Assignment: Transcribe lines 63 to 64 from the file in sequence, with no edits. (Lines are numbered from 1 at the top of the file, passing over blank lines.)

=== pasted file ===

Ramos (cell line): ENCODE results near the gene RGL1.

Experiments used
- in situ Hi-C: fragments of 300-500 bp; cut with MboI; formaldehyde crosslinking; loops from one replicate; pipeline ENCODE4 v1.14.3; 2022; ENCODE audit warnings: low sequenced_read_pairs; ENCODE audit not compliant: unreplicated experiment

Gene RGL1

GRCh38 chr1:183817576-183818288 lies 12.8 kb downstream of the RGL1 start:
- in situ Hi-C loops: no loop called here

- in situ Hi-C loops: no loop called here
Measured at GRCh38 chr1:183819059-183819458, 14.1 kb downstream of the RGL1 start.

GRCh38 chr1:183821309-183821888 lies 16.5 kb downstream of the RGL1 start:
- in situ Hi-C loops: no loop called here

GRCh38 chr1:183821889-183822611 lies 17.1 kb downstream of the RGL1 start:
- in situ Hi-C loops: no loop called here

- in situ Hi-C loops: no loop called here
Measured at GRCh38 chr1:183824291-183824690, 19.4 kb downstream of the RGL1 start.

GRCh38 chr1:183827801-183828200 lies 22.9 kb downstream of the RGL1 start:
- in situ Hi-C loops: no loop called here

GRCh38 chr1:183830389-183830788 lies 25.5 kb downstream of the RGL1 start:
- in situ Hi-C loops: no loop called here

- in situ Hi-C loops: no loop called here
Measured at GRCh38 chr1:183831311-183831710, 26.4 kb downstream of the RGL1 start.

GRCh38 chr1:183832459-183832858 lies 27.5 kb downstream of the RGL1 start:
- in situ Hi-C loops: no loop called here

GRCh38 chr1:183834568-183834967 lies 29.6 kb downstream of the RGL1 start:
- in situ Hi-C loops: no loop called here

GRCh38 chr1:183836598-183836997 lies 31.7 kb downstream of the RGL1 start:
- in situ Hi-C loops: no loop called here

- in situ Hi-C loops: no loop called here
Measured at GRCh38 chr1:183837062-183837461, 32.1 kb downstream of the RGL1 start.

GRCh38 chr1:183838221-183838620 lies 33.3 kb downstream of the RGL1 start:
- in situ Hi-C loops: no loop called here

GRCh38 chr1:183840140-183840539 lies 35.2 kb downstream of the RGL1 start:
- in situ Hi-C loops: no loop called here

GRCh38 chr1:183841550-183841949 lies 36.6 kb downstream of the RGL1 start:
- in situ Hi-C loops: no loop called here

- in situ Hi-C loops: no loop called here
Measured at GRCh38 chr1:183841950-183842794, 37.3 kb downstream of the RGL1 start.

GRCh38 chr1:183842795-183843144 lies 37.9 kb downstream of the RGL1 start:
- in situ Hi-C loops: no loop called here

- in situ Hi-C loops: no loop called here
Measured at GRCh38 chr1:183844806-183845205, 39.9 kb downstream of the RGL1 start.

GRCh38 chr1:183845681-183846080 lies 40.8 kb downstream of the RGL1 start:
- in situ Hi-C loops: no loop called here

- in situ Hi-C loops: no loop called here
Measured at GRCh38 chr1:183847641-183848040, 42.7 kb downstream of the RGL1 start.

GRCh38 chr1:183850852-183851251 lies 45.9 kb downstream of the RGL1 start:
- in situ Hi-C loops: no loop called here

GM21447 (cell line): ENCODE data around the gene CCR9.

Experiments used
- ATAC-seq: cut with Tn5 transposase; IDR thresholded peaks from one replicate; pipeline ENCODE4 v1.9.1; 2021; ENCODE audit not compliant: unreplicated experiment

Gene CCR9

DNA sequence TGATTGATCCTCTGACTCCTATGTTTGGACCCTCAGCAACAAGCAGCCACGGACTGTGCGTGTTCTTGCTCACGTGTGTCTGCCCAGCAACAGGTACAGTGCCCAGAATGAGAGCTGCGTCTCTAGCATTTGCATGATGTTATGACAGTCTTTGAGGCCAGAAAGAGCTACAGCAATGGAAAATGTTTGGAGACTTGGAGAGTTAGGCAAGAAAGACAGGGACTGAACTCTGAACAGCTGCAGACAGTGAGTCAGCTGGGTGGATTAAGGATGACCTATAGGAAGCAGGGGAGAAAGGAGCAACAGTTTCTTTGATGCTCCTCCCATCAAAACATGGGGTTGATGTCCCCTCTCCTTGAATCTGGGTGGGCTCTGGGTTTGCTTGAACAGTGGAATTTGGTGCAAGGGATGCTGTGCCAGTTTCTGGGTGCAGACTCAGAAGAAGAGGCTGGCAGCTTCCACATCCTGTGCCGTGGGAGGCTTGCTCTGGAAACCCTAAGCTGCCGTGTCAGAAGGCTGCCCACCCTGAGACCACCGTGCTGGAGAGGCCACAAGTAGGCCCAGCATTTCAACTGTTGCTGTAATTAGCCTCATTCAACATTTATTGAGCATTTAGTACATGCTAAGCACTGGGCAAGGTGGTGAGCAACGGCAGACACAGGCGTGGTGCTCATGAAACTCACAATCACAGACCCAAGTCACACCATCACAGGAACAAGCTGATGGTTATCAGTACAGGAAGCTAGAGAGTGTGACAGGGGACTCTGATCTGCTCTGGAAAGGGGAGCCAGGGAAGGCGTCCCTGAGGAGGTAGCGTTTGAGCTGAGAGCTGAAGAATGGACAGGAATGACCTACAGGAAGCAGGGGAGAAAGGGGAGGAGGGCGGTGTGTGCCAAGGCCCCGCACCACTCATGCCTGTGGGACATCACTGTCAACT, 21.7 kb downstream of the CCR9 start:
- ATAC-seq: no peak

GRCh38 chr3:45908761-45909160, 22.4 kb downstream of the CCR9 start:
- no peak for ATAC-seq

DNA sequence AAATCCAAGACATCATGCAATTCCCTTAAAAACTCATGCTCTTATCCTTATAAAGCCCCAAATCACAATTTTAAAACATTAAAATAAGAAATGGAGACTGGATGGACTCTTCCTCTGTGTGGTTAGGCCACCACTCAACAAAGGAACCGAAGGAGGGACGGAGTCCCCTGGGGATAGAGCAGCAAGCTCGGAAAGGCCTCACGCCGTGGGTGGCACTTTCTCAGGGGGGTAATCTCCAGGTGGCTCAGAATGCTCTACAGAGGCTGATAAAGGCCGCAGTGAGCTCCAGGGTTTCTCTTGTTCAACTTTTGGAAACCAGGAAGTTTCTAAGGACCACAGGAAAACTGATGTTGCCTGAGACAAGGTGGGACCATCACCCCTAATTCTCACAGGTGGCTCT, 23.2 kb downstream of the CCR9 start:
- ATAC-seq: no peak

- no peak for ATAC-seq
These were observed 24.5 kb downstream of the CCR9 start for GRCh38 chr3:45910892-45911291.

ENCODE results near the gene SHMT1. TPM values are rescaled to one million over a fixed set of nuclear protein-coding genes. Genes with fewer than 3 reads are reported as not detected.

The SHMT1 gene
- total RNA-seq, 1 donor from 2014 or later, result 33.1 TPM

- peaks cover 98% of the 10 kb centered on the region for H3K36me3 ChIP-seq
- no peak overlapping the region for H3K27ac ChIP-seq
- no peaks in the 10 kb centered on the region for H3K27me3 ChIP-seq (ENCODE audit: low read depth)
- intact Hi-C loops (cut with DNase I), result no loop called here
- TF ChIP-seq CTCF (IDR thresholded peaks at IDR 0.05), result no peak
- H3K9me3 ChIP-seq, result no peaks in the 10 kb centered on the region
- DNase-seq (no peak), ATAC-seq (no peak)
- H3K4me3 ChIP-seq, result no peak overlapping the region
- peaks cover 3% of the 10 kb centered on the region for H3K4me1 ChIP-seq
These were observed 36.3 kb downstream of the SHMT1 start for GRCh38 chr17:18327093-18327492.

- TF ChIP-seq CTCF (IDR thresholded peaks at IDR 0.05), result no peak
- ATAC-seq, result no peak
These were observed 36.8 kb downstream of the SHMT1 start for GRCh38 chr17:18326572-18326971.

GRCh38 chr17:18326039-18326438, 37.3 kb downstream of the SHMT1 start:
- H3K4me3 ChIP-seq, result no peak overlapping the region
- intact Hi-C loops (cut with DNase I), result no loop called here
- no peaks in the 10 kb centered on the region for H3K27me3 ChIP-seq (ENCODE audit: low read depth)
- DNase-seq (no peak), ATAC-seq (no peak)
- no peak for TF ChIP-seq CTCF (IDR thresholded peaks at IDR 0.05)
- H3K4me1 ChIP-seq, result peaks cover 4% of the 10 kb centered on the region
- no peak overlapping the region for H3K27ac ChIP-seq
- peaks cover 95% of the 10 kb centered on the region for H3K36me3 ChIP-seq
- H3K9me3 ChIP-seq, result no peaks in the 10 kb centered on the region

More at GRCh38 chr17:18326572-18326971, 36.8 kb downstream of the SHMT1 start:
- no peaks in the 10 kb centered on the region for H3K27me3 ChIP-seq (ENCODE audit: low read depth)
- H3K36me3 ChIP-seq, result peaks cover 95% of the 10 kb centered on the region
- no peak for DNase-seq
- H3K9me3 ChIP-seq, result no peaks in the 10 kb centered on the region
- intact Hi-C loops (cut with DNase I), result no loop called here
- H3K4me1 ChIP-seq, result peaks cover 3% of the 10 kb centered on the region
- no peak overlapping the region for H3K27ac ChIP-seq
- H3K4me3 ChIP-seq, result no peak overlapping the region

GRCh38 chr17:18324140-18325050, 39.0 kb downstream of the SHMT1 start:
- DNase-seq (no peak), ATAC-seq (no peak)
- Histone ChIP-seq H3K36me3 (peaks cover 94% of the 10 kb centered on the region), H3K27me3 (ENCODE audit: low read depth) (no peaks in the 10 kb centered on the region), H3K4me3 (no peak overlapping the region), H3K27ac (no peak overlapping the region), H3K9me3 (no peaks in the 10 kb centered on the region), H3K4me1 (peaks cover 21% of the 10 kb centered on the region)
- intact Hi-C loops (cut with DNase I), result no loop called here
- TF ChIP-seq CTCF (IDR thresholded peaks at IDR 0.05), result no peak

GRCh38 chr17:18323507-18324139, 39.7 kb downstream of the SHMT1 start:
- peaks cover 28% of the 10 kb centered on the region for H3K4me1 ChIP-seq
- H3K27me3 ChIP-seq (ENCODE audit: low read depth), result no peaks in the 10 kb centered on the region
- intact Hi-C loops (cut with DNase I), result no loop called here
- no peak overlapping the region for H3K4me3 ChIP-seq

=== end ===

- no peak overlapping the region for H3K27ac ChIP-seq
- no peaks in the 10 kb centered on the region for H3K27me3 ChIP-seq (ENCODE audit: low read depth)